A few weeks back, I designed and cooked a Yorkshire Day menu for a demonstration at the Le Creuset store in Leeds Victoria Quarter. Today, I’m sharing the recipe for the starter: Courgette Risotto! This was the first cookery demonstration I’ve done, and I was lucky enough to have the plush surroundings of the luxury French cookware brand we all know I’m obsessed with. It was nerve racking, and not something I’d ever seen myself doing, but could I turn down such a great opportunity? No way. Le Creuset coached me every step of the way, and luckily, there were a lovely bunch of ladies in attendance. In fact, I couldn’t have asked for a better audience – and I actually enjoyed it, having previously thought I’d burn at least 10 tea towels, all of my fingers and, just possibly, the whole place down. Turns out I’m one step closer to basically being Rachel Khoo (no?… ok maybe not).

Let’s talk about the food. I’m one of those people who finds cooking therapeutic. Which I guess is obvious, otherwise I wouldn’t do it so much. Risotto, however, is probably the most therapeutic dish to make, with a slow bubble and methodical stir that will calm worries and soothe stress. It’s also great to make for a group – one pot means little washing up and it can bubble away while you stand by with your spatula looking pretty. It can be served as a starter or, in larger portions, as a main. It’s versatile, innit. That’s part of the reason I chose it as my first dish to make in front of a room of people. And I’m glad I did – it went down pretty well, and I somehow managed to channel a bit of its laid back Italian charm.

Yorkshire Courgette Risotto

It’s natural to think of risotto as a winter dish. But personally, I see it as the perfect vehicle for the fresh, zingy flavours of summer. Served in small portions, a risotto really doesn’t have to be heavy, which is why I chose it as a starter for my Yorkshire Day menu. Forget the traditional pairings of meaty mushrooms and chunky root veg – just stick with the seasonal veg and herbs of the warmer months and you’ll be reet. Another thing I don’t agree with: that risotto is a labour of love. That phrase is so loaded. Yes, it needs your attention, but it doesn’t have to take hours. In fact, using the 30cm shallow casserole I’m so prone to banging on about, it takes little over half an hour. The method is easy once you know how, and pretty soon you’ll be whipping these bad boys up like it’s second nature.

CourgetteRisotto1

As with everything great, it starts with onions. You can use small onions, or even shallots. Shallots will give you a slightly sweeter flavour that will work well with the more delicate citrus notes in this recipe. Onions and shallots, like risotto, need some lovin’.  Dice them small and soften them over a low heat with a little oil and a little butter, for anything up to 30 minutes. They’ll be sweet, soft and translucent. Add garlic and thyme and you have a perfect base. Next up is the rice. It’s deceiving. Just a cup of the dried stuff will feed six people starter sized portions and probably leave you some left-overs. So many times I’ve just poured Arborio rice into the pan willy-nilly, but be warned: that stuff expands. Add a cup of your rice to the pan and move it around. You want to coat each grain in the oil, get it all up in those juicy onions. Cook it out for around five minutes, stirring continually, and you’ll notice it starts to go translucent around the edges. At that point, you’re ready to add your wine.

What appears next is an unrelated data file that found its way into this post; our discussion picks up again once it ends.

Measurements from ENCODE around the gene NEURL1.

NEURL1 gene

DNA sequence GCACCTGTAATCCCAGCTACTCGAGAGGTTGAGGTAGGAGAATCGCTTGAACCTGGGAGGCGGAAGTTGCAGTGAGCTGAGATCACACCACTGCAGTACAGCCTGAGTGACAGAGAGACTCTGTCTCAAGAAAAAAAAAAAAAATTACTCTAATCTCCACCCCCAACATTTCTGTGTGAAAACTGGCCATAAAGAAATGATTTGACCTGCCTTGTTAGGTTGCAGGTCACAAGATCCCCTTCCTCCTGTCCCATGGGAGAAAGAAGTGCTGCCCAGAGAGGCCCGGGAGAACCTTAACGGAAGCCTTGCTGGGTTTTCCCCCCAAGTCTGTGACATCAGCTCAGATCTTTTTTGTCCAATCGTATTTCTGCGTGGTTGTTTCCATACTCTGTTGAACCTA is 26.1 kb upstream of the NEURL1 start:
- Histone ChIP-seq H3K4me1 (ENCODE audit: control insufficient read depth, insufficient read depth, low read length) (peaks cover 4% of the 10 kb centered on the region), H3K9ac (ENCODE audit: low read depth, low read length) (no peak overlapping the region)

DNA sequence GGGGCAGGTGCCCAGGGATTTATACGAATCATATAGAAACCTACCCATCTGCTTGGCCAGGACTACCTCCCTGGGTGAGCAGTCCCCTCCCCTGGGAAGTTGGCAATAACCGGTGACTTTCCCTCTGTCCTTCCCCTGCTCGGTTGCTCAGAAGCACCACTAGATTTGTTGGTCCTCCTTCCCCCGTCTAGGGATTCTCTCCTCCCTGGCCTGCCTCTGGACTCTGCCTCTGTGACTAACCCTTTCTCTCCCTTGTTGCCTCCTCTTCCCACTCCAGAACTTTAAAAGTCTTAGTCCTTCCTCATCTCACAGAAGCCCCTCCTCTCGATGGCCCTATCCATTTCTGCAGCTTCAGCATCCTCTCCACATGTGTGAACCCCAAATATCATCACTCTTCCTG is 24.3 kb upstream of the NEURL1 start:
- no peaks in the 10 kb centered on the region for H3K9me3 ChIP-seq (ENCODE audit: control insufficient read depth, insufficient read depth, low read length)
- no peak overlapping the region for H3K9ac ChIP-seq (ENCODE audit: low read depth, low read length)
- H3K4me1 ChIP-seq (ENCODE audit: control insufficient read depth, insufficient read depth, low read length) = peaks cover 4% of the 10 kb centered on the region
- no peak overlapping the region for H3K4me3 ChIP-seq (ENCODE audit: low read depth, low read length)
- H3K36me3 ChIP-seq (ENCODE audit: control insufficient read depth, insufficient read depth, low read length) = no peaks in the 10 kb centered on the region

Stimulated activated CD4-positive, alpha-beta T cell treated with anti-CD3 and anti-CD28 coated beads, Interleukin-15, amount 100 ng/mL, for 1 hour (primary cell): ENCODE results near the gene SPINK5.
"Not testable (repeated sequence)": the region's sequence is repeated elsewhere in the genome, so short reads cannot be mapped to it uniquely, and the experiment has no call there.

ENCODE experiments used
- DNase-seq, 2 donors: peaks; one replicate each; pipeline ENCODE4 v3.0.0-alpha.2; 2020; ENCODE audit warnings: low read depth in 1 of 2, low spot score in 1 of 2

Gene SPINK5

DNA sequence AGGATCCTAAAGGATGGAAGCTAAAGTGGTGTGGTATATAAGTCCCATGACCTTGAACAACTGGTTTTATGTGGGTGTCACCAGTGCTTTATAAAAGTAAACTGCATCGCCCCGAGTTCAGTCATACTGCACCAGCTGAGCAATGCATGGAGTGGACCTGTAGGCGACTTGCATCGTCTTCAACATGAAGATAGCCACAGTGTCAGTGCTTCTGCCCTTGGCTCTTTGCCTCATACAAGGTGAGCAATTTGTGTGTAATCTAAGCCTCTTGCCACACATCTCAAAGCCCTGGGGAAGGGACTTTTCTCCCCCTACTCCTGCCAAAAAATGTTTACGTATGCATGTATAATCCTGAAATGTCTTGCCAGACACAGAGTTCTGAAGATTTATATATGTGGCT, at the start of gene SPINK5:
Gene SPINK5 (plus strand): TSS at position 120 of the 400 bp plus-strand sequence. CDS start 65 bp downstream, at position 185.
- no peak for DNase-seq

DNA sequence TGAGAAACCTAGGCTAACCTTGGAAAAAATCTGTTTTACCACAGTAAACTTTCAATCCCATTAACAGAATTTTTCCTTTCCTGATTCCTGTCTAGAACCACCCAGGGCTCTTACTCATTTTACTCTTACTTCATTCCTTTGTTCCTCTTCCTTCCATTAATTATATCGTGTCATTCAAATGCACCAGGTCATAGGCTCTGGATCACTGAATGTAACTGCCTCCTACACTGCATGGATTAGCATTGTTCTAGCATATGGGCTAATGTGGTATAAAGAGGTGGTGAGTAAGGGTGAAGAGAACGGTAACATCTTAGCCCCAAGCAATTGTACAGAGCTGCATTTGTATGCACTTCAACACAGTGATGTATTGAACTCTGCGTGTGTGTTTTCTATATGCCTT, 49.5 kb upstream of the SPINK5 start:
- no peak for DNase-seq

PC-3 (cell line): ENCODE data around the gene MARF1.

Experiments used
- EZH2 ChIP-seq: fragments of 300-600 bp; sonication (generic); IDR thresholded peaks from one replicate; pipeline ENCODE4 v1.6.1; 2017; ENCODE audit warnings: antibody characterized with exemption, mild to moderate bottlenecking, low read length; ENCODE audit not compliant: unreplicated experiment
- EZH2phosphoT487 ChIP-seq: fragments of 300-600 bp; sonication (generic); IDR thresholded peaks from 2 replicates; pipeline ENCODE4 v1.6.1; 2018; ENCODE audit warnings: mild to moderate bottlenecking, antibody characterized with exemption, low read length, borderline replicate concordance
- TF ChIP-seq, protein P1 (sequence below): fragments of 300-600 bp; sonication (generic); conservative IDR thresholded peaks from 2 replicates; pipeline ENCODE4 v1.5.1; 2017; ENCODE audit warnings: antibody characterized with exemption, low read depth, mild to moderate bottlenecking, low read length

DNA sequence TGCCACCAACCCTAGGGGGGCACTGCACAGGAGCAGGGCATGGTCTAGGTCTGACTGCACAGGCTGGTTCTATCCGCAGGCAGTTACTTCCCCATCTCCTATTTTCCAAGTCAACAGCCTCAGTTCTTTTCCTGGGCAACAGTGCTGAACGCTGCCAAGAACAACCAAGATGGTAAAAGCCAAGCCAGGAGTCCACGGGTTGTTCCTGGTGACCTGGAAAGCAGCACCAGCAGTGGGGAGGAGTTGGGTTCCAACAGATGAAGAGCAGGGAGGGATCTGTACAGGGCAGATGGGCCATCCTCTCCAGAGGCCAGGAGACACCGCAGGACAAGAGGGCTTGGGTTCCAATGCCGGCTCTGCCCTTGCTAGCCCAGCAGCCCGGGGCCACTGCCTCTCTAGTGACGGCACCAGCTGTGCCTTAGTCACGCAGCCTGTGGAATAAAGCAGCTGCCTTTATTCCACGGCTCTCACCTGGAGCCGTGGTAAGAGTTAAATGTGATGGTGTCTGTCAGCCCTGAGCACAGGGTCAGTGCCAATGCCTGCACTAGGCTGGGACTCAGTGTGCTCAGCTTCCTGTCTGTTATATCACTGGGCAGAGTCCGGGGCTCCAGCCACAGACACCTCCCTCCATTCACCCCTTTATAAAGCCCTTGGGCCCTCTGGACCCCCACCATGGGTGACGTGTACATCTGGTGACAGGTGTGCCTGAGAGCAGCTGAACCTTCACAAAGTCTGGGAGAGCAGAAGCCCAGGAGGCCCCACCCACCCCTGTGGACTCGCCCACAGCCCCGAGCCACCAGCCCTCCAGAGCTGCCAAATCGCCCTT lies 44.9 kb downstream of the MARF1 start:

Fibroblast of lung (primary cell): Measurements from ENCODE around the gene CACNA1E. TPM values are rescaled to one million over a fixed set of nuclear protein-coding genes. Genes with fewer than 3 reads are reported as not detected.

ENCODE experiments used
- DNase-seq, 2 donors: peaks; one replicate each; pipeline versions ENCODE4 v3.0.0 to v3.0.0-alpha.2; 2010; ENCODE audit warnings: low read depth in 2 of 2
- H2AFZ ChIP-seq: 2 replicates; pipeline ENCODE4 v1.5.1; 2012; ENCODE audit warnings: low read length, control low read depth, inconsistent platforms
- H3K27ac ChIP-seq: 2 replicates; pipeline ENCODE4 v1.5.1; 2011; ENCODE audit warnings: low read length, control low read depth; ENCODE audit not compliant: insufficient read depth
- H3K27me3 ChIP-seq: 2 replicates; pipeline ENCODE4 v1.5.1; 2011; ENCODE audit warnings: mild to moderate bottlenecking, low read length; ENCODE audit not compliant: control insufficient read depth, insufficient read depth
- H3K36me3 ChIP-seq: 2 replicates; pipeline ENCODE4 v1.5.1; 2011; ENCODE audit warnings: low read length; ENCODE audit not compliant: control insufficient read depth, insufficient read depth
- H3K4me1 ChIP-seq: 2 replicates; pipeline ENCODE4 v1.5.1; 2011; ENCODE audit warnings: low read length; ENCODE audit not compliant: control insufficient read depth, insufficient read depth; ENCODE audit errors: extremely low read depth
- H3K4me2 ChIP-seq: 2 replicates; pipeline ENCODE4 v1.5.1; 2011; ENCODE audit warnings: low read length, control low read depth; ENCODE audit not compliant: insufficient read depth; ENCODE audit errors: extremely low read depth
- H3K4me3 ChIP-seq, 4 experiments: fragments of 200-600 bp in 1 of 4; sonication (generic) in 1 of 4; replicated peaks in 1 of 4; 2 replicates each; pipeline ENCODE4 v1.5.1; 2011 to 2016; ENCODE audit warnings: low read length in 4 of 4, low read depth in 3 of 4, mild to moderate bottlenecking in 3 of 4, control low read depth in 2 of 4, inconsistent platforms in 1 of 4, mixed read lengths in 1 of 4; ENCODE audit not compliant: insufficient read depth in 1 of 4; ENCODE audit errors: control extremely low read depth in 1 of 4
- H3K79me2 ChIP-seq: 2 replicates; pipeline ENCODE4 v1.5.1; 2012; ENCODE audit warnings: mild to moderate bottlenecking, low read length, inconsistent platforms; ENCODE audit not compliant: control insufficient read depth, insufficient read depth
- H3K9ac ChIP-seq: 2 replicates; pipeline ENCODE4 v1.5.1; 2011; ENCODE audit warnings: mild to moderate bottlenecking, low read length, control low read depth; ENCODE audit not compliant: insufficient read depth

CourgetteRisotto3

The wine I used for the Yorkshire Day risotto was a bit special. Made in Leventhorpe, the dry white is ideal for this dish because the acidity is a great balancing flavour paired with the creaminess of the rice and cheese. Starting with a large glass and reducing it down until almost gone, it’ll deglaze the pan, soak up all the flavour from the onions and the taste of the wine lingers on the rice while the alcohol cooks off. The wine, along with the courgettes and lemon, really go a long way to keeping this dish light and summery, despite the robust base. If you don’t want to use alcohol in your cooking then you can deglaze the pan with white wine vinegar, which will also add some acidity. In a pinch, you can even use stock.

Alongside the wine, the real star of the show here is the Ribblesdale Goats Cheese. Usually a risotto is made with Parmesan, a hard Italian cheese I’m sure we’re all familiar with. I wanted to see if, in the spirit of Yorkshire Day, I could get a local cheese in there instead. As always, when I’ve got a cheese-based query (and trust me, they crop up a lot) I head straight to my local cheesemonger, the lovely George & Joseph I’m Chapel Allerton. They were more than happy to help me and when I requested a Yorkshire equivalent to Parmesan, they suggested Ribblesdale Goats Cheese. A hard cheese, it still has a rich, creamy texture, but it grated perfectly into the risotto, not overpowering the way a softer cheese might be, but leaving behind a residual flavour and saltiness slightly more interesting than your typical Parmesan.

CourgetteRisotto2

When plating up I topped each portion with ribbons of fresh courgette and crushed, toasted pine nuts. Not only does it make for a very pretty finish, but it also adds a touch of freshness and a much needed bit of crunch to an otherwise soft, rich dish.

Yorkshire Day Courgette Risotto with Leventhorpe Wine & Ribblesdale Goats Cheese
(makes enough for six starter portions or three mains)

Preparation time: 10 minutes